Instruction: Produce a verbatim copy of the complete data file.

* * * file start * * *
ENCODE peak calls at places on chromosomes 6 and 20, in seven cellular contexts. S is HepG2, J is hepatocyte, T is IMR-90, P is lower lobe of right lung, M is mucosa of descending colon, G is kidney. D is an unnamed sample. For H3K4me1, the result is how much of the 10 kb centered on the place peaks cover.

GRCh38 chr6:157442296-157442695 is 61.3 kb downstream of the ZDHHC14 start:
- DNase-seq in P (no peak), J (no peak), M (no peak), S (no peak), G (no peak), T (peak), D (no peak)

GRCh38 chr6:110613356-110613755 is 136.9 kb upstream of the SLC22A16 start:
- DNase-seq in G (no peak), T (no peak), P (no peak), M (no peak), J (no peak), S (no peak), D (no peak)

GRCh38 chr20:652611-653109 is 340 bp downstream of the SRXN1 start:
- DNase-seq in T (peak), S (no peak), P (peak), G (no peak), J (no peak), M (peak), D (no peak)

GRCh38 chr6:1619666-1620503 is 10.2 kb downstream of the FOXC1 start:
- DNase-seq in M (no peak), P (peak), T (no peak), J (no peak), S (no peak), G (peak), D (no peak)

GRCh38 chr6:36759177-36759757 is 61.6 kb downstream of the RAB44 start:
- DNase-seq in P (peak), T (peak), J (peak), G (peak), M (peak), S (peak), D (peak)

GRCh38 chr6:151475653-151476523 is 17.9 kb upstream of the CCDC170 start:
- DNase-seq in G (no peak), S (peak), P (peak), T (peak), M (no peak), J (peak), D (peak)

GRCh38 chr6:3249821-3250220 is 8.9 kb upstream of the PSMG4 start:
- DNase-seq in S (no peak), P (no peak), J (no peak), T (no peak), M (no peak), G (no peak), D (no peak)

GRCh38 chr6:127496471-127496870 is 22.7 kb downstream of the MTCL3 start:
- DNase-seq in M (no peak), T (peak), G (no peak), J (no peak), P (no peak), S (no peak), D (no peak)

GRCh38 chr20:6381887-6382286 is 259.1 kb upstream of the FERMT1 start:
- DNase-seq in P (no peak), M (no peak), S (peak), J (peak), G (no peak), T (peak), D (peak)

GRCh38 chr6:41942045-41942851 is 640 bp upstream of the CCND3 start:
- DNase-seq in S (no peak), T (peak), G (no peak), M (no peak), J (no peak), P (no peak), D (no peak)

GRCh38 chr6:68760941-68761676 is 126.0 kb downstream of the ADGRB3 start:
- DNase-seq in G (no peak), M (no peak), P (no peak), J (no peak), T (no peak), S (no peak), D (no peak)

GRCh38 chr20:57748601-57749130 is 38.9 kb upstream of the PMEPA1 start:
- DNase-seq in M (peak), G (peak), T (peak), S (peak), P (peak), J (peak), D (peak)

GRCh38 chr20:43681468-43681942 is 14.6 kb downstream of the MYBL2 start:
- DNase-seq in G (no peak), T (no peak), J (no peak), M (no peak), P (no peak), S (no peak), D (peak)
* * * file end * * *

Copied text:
ENCODE peak calls at places on chromosomes 6 and 20, in seven cellular contexts. S is HepG2, J is hepatocyte, T is IMR-90, P is lower lobe of right lung, M is mucosa of descending colon, G is kidney. D is an unnamed sample. For H3K4me1, the result is how much of the 10 kb centered on the place peaks cover.

GRCh38 chr6:157442296-157442695 is 61.3 kb downstream of the ZDHHC14 start:
- DNase-seq in P (no peak), J (no peak), M (no peak), S (no peak), G (no peak), T (peak), D (no peak)

GRCh38 chr6:110613356-110613755 is 136.9 kb upstream of the SLC22A16 start:
- DNase-seq in G (no peak), T (no peak), P (no peak), M (no peak), J (no peak), S (no peak), D (no peak)

GRCh38 chr20:652611-653109 is 340 bp downstream of the SRXN1 start:
- DNase-seq in T (peak), S (no peak), P (peak), G (no peak), J (no peak), M (peak), D (no peak)

GRCh38 chr6:1619666-1620503 is 10.2 kb downstream of the FOXC1 start:
- DNase-seq in M (no peak), P (peak), T (no peak), J (no peak), S (no peak), G (peak), D (no peak)

GRCh38 chr6:36759177-36759757 is 61.6 kb downstream of the RAB44 start:
- DNase-seq in P (peak), T (peak), J (peak), G (peak), M (peak), S (peak), D (peak)

GRCh38 chr6:151475653-151476523 is 17.9 kb upstream of the CCDC170 start:
- DNase-seq in G (no peak), S (peak), P (peak), T (peak), M (no peak), J (peak), D (peak)

GRCh38 chr6:3249821-3250220 is 8.9 kb upstream of the PSMG4 start:
- DNase-seq in S (no peak), P (no peak), J (no peak), T (no peak), M (no peak), G (no peak), D (no peak)

GRCh38 chr6:127496471-127496870 is 22.7 kb downstream of the MTCL3 start:
- DNase-seq in M (no peak), T (peak), G (no peak), J (no peak), P (no peak), S (no peak), D (no peak)

GRCh38 chr20:6381887-6382286 is 259.1 kb upstream of the FERMT1 start:
- DNase-seq in P (no peak), M (no peak), S (peak), J (peak), G (no peak), T (peak), D (peak)

GRCh38 chr6:41942045-41942851 is 640 bp upstream of the CCND3 start:
- DNase-seq in S (no peak), T (peak), G (no peak), M (no peak), J (no peak), P (no peak), D (no peak)

GRCh38 chr6:68760941-68761676 is 126.0 kb downstream of the ADGRB3 start:
- DNase-seq in G (no peak), M (no peak), P (no peak), J (no peak), T (no peak), S (no peak), D (no peak)

GRCh38 chr20:57748601-57749130 is 38.9 kb upstream of the PMEPA1 start:
- DNase-seq in M (peak), G (peak), T (peak), S (peak), P (peak), J (peak), D (peak)

GRCh38 chr20:43681468-43681942 is 14.6 kb downstream of the MYBL2 start:
- DNase-seq in G (no peak), T (no peak), J (no peak), M (no peak), P (no peak), S (no peak), D (peak)